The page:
By ROY WOOD
Residents of the idyllic enclave of Wren Place are concerned about the impact of the 28-unit housing development proposed for the Richter properties right next door to them.
At a public hearing Monday, two residents from the eight-home neighborhood told Town Council their concerns involve increased traffic generated by the development, access to and from Highway 97, an inadequate “buffer zone” and protection of the pond adjacent to several of the Wren Place properties.
The land in question is the remainder of the land purchased by the Town of Osoyoos for the new fire hall.
The parcel lies between the Wren Place neighborhood and the new fire hall.
At a special meeting on April 25, council gave first and second readings to amendments to the Town’s official community plan and a zoning bylaw, changing the land use from agricultural to “intensive residential development.”
The Town is attempting to have the land removed from the Agricultural Land Reserve.
The proposal calls for a road running from 74 Avenue through the development and hooking into Wren Place through to Hwy. 97
Resident Isla Petreny-Mackenzie, whose property sits directly adjacent to the development, suggested that the new road end in the Richter subdivision and not join Wren Place.
“We request that the existing highway access be closed off and that walking access only be retained,” from the highway into Wren Place,” she said.
“In this way, traffic noise and disturbance of our quiet and secluded area would be minimized, blocking the travel of ‘through’ traffic and yet allowing all parties ease of movement,” she wrote in a letter to Council.
Planning director Alain Cunningham pointed out that one of the intentions for the new road through the property would be for an alternate access for fire trucks to Highway 97.
Ms Petreny-Mackenzie told the meeting that residents were assured in the past there would be a buffer zone between the two neighborhoods but that at this point the area that would provide the buffer is “just grass.”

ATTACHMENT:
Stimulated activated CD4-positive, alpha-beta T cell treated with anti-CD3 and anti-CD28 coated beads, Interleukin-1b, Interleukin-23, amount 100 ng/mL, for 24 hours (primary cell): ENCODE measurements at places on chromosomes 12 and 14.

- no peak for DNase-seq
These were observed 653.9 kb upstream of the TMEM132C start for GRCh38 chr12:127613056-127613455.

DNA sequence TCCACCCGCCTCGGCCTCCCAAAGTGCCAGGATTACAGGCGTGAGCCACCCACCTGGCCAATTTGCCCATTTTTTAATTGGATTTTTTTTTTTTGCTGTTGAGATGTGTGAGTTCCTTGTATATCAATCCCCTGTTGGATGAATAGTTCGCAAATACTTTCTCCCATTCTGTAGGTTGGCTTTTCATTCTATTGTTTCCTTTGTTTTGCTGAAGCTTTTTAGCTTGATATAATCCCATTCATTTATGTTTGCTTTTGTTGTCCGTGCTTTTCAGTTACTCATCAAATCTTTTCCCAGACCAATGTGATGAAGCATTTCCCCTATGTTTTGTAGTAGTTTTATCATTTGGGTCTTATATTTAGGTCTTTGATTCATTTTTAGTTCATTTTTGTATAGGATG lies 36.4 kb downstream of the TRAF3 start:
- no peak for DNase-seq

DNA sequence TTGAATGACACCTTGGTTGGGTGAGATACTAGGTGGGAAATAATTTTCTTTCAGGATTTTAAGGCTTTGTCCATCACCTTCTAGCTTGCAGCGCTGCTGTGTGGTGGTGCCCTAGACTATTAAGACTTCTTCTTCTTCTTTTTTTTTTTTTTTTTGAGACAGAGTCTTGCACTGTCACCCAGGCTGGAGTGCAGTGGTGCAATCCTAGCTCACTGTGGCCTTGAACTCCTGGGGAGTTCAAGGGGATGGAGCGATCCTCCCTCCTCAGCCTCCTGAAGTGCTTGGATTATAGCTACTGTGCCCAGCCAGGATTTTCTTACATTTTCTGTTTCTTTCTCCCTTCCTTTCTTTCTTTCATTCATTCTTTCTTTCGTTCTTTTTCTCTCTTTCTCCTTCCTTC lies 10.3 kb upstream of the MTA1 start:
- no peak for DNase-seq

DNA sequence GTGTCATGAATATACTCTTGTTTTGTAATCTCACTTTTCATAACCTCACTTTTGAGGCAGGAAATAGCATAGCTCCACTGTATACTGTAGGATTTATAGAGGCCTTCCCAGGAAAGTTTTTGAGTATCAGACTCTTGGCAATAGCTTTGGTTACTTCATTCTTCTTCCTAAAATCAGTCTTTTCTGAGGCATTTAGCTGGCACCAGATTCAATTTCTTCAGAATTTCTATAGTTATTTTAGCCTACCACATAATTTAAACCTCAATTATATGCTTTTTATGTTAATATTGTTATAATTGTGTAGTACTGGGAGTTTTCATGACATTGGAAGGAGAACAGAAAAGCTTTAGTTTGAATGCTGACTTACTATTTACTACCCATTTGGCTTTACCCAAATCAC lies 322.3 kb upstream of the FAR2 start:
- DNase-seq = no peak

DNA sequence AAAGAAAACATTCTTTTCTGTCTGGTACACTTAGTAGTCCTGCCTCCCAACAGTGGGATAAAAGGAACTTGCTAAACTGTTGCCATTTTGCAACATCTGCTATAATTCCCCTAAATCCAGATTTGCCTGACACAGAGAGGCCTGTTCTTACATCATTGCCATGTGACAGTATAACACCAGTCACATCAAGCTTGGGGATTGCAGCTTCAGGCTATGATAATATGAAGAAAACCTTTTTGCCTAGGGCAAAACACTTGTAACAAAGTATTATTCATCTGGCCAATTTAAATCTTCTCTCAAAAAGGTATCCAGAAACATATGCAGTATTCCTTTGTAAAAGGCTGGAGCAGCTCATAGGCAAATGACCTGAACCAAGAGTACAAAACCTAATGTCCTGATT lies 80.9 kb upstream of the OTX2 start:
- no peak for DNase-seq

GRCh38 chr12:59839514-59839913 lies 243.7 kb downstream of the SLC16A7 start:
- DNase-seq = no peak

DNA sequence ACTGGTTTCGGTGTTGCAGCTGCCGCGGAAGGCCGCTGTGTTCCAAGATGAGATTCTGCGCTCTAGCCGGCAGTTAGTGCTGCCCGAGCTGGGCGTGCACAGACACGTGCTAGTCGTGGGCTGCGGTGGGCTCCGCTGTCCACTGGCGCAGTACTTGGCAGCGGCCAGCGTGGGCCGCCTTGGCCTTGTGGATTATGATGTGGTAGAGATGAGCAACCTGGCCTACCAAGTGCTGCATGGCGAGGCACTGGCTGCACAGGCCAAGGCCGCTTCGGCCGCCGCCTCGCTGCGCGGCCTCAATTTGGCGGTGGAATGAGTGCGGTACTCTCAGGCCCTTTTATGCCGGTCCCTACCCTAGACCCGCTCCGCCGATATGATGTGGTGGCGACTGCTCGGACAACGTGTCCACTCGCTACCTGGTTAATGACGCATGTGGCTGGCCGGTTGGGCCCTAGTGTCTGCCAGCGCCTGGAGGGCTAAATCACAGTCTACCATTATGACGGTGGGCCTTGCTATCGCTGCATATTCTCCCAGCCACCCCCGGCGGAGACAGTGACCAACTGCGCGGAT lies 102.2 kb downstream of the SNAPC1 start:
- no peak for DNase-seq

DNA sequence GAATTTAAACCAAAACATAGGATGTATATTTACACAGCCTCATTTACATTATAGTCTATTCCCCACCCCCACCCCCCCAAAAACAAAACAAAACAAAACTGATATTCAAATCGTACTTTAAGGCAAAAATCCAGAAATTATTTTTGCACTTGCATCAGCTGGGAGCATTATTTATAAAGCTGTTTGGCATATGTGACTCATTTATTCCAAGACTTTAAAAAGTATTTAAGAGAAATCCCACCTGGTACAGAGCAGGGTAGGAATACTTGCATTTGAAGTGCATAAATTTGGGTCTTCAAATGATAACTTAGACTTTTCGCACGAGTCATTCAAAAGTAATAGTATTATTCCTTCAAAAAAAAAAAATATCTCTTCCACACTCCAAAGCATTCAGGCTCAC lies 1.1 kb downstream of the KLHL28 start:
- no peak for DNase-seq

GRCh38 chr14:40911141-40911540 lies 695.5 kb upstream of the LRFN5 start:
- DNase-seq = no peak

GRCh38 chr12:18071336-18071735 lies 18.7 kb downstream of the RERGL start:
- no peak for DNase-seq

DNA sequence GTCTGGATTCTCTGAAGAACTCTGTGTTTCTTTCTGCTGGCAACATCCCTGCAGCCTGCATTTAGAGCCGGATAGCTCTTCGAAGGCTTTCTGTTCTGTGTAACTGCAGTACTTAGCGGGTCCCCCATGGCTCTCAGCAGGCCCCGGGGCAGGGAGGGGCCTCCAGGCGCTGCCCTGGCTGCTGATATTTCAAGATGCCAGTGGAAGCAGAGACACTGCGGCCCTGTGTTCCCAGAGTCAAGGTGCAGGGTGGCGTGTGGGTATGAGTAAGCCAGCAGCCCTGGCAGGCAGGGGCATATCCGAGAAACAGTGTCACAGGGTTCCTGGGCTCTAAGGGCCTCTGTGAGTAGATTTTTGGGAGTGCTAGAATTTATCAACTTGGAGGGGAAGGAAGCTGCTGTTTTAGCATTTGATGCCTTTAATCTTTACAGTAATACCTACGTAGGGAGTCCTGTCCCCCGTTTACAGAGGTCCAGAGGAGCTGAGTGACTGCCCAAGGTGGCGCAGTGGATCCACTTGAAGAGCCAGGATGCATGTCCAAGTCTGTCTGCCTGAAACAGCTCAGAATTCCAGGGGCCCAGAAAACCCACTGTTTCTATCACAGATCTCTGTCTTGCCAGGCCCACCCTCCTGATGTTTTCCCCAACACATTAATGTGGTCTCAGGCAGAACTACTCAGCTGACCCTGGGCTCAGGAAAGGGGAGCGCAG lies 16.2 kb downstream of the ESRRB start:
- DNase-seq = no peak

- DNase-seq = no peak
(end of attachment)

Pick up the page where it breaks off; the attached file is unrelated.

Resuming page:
Having the new road stop before it reaches Wren Place would make a buffer more feasible, she said.
In her letter, she wrote: “We are aware that the proposed site of the new sewer line is to run intimately along our property line and that this may prevent the planting of trees. We ask, therefore, that the sewer line be placed further away … leaving the space for trees to be planted and some creative screening options reviewed, creating a ‘true’ buffer zone.”
Ms Petreny-Mackenzie pointed to a phrase in the town’s report on the proposal that refers to the large pond adjacent to several Wren Place residences as “an attractive neighborhood amenity.”
This “gives me the wobblies,” she said.
She fears that public access to the pond will disturb the birds and other wildlife that inhabit or visit the pond.
“We ask that the pond be regarded as only a ‘visual amenity’ and there be a covenant or protection order placed on the pond so that it not be disturbed by human intervention,” she wrote.
Haley Warren told council she is concerned about the increased traffic from the 28 new homes after they are occupied and from trades people and builders in the meantime.
To accommodate fire trucks, she suggested an “emergency vehicles only” lane connecting to Highway 97.
Council passed a resolution to “carefully consider all public input before proceeding to consider third reading at their regular meeting on June 6.”